Aughton Miscellenea: A Timeline

1166: The return of Knights’ Fees in 1166 show that Roger, son of Roger “de Haye” held Aughton under William Fossard. Roger’s son and heir, Thomas Haye, succeeded to the manor.

[Kirkby’s Inquest. For a detailed account of the descent of Aughton through the Haye family, see Early Yorkshire Charters, Vol II, page 423]


1420: Aughton Manor passes from the de Hays to the Aske family. Roger Hay petitioned the King, stating: that he was seised of the manors of Aughton and Everthorpe in Yorkshire in his demesne as in fee, until Alice, widow of Thomas Myton, disseised him through the maintenance of her brother, John Ask. He asks the King to order Alice to come before him to be examined on this, and that he might be restored to possession of his manors. Roger lost.

[TNA: SC 8/191/9519]


1514: Earliest Court Roll of the Manor of Aughton survives for this year.

[Sandbeck Park: MCR/A/1 (175)]


1536: The Pilgrimage of Grace movement begins. Robert Aske of Aughton leads 9,000 followers into York and occupies the city.


1537: Bigod’s Rebellion broke out in Cumberland. Following this Robert Aske (who was not involved) was arrested, executed, and his body hung in chains from the walls of York Castle.


1542: John Aske of Aughton acquires the site of Ellerton Priory following the Dissolution, by Letters Patent.

[Hull History centre: DDBH/3/32]


1609: Sir Miles Sandys of Streateham in the Isle of Ely and servant Edwarde Rhodes gentleman sold to Robert Hynsley, John Hynsley and Richard Fawcett of Latham yeoman, the tithes of corn, grain, lambs and wool and other small tithes of the chapel of Latham, parcel of the Rectory of Aughton. Granted originally to Sir Miles by Letters Patent of Queen Elizabeth 29 Jan 1599/1600

[ERRO: DDX13/1]


1717: John Johnson born at Aughton, seven miles from York, and five from Howden in the same County, about five Foot eight Inches with light Brown lanck Hair sometimes wearing a Wig over it, five and twenty years of Age, in a Gray Drugget Coat, a Fustian Frock under it and Leather Bretches and Gray Stockings; being seized at Kibworth Harcourt in the County of Leicester the 11 Instant, with a Gelding and two Mares all stol’n from Aughton aforesaid, and making his Escape from the Constable. If any can discover him, so as he may be brought to Justice, shall have two Guineas Reward, and reasonable Charges from the aforesaid Constable.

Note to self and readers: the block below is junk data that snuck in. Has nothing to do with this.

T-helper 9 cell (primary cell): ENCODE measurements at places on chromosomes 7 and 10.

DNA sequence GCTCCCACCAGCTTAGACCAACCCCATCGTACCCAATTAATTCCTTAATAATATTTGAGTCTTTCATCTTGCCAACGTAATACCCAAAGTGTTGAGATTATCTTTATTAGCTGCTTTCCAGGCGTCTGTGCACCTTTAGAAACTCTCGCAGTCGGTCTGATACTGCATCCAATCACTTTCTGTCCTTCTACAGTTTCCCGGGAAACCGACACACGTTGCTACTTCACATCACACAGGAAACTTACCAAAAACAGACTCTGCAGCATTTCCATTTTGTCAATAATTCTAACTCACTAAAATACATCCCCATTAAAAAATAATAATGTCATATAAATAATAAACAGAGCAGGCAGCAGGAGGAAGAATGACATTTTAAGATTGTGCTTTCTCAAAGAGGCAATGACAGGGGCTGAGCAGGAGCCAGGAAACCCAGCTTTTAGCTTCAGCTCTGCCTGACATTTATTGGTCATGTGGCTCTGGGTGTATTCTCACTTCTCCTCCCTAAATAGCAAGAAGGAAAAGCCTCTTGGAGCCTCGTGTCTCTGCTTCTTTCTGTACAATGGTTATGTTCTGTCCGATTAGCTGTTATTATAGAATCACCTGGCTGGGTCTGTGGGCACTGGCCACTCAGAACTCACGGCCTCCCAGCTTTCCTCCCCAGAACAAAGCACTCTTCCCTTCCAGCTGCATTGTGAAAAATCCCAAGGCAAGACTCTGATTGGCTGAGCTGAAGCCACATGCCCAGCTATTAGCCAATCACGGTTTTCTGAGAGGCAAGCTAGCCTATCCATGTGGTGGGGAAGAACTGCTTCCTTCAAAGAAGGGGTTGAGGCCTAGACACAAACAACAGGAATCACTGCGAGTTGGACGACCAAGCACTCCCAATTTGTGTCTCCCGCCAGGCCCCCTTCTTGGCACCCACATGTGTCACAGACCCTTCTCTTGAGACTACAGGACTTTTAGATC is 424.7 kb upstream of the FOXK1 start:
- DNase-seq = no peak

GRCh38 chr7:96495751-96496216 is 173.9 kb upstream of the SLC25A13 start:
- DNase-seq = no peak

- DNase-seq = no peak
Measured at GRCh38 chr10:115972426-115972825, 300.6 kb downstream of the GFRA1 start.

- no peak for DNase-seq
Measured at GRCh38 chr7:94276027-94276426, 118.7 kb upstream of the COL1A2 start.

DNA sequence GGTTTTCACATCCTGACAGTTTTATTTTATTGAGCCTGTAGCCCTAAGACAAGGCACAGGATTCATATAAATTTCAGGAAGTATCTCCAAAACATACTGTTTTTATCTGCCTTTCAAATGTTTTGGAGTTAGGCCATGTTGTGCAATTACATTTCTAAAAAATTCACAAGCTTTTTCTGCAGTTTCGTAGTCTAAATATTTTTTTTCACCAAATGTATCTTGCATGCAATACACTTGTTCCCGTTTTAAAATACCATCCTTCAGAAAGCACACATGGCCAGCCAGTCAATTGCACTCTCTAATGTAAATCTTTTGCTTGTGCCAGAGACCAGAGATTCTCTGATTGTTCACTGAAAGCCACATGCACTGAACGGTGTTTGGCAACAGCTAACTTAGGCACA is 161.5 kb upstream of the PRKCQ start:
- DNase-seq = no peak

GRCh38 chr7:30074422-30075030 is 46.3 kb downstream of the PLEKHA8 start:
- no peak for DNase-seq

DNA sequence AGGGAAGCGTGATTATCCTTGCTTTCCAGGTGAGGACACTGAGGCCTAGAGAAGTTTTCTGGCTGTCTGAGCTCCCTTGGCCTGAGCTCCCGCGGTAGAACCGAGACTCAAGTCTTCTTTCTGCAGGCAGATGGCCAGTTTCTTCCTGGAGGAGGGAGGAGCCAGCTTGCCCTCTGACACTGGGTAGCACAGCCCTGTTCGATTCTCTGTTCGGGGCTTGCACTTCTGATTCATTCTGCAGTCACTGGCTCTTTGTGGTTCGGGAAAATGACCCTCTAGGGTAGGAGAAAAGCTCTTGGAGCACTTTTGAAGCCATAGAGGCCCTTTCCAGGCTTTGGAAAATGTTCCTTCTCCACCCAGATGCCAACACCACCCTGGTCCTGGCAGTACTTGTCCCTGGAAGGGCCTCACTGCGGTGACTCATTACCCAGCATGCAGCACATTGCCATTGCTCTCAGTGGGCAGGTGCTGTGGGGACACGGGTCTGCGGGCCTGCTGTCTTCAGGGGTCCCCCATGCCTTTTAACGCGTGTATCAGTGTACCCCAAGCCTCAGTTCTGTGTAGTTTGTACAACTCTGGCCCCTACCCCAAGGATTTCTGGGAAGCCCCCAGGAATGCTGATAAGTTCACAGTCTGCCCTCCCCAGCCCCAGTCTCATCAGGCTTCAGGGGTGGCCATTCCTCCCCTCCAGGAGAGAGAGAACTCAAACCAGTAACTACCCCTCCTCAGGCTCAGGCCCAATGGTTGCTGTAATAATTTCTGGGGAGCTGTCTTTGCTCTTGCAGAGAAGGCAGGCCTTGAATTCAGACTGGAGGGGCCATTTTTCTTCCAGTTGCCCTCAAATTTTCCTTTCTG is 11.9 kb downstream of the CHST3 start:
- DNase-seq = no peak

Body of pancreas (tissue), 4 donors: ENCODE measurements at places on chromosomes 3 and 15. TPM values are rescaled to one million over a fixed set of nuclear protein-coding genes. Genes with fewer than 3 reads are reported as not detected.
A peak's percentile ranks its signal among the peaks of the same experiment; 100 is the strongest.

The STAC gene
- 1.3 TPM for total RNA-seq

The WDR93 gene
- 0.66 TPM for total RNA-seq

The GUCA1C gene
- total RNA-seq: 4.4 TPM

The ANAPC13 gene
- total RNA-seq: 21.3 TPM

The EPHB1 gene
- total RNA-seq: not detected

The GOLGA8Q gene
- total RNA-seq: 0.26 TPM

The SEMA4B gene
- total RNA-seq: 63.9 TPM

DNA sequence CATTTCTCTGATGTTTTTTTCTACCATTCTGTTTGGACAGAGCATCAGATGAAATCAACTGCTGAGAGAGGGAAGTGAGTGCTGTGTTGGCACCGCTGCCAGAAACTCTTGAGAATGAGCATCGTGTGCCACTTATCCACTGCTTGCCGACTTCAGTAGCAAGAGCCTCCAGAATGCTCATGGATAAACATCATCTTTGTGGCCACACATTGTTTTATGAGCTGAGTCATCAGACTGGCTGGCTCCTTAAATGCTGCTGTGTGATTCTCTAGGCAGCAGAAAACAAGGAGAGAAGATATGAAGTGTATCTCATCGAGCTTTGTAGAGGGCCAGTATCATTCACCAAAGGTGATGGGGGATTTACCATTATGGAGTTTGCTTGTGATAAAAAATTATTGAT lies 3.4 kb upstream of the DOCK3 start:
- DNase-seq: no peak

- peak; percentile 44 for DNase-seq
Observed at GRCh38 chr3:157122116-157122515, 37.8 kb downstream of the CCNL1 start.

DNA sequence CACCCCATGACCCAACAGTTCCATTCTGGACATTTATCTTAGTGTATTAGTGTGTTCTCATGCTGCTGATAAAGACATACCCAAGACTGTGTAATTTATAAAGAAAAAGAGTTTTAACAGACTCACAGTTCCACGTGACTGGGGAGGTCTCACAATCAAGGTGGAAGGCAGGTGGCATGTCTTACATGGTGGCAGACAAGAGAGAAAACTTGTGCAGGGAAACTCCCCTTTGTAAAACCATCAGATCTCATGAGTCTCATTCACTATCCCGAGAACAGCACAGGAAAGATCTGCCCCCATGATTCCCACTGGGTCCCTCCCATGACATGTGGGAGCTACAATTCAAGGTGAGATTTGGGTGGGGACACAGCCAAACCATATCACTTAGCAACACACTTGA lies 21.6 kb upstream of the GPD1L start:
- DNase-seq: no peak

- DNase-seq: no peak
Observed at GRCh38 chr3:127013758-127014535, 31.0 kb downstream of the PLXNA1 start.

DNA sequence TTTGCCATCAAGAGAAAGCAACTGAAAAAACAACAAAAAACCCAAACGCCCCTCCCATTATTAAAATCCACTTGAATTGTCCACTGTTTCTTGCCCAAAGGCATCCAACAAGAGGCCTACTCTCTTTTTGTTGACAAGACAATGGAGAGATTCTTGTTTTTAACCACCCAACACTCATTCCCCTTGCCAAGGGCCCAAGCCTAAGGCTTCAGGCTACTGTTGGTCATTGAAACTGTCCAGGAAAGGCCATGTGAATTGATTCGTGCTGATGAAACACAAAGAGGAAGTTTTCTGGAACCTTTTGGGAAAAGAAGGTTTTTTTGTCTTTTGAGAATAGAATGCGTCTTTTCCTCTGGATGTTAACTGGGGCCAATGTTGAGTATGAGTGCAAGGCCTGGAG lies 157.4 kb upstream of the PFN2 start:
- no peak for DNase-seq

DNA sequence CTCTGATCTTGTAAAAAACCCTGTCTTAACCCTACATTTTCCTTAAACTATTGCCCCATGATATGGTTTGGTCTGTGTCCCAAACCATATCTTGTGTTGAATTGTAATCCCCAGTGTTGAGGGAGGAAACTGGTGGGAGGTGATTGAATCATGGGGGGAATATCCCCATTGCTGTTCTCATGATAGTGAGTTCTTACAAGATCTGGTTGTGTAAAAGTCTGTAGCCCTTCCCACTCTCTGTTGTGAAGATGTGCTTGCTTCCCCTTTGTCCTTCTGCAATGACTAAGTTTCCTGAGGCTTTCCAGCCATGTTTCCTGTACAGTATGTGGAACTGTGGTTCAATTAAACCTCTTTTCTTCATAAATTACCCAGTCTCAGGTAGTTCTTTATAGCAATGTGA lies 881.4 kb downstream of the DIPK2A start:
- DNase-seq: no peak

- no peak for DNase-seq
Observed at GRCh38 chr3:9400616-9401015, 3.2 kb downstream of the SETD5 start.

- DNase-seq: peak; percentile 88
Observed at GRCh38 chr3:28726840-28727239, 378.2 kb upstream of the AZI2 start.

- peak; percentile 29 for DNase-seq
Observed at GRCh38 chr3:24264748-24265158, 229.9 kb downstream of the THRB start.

[Stamford Mercury, Wedsnesday, 20 February 1717].


1776: Sunday fe’nnight, as two Boys, Sons to the Rev. Mr. Cookson, at Aughton near Howden, (one aged 11, the other 8) were sliding on the Ice at that Place, it unfortunately gave Way, and let the youngest into the Water, when the other, in endeavouring to save his Brother, broke in also, and they were both drowned. Their Father, just before the Accident happened, strictly charged them not to go out; but he going from home, they imprudently disobeyed his Command, which occasioned this melancholy Misfortune.

[Derby Mercury, Friday 05 January 1776]


1820: OAK TIMBER to be Sold by Auction, At the House of Mr. Musham, the King’s Arms Inn, Fossbridge, York, on Saturday, the 22nd of April, at Four o’clock in the afternoon, 509 Numbered Oak Trees, and 23 Cyphered do. now standing and growing in the Wood at Aughton Ruddings, in the East Riding of the County of York, and near to the navigable River Derwent. Mr. Stephenson, of Aughton Ruddings, will shew the Wood; and for further particulars, apply to Messrs. Tukes and Ayer, Land Agents, York.

[Yorkshire Gazette, Saturday 15 April 1820]


1844: TO BE PEREMPTORILY SOLD, PURSUANT to an Order of the High Court of Chancery, made in a Cause VERNON versus THELLUSSON, with the approbation of the Honourable Sir George Rose, One of the Masters of the said Court, at the BLACK SWAN HOTEL, in the City of York, on WEDNESDAY and THURSDAY, the 16th and 17th Days of October, 1844, at TWELVE o'Clock precisely, on each Day, in 37 Lots, several FREEHOLD ESTATES, consisting of the MANORS of ELLERTON and LAYTHAM, the Advowson of the Rectory and Church of Ellerton, and of several Farms, Lands, Houses, Cottages, Tithes, and Compositions in Lieu of Tithes, in Ellerton, Laytham, and Aughton in the East-Riding of Yorkshire, late the property of Sir Christopher Bethell Codrington, Baronet, Deceased.

[Yorkshire Gazette, Saturday 12 October 1844]


1845: TO PATRONS OF SCHOOLS. A YOUNG MAN, who has braved the storms of persecution, and been cast off by his Relations for having publicly renounced the Errors of Popery, having obtained an Exhibition, and studied for a Year and a Half at the Training School in York, wishes for an Appointment. He will be found eminently suited to conduct an important School. Inquiries (paid) addressed to the Rev. J. G., Vicarage, Selby, shall receive immediate attention, and full information shall be given as to the Young Man's History, -with the best Testimonials as to Character and Attainments.

No application need be made where there is not a prospect of permanent employment and a comfortable maintenance.

[Yorkshire Gazette, Saturday 02 August 1845.]

This young man is the Rev. J. H. Greenwood, Curate of Aughton, 1842-1845. He advertised for a replacement schoolmaster for Aughton in the Yorkshire Gazette, 15 February 1845. I believe he went on to become Curate at Crayke, and schoolmaster there – see the Yorkshire Gazette, Saturday 03 January 1846, page 8, column 4.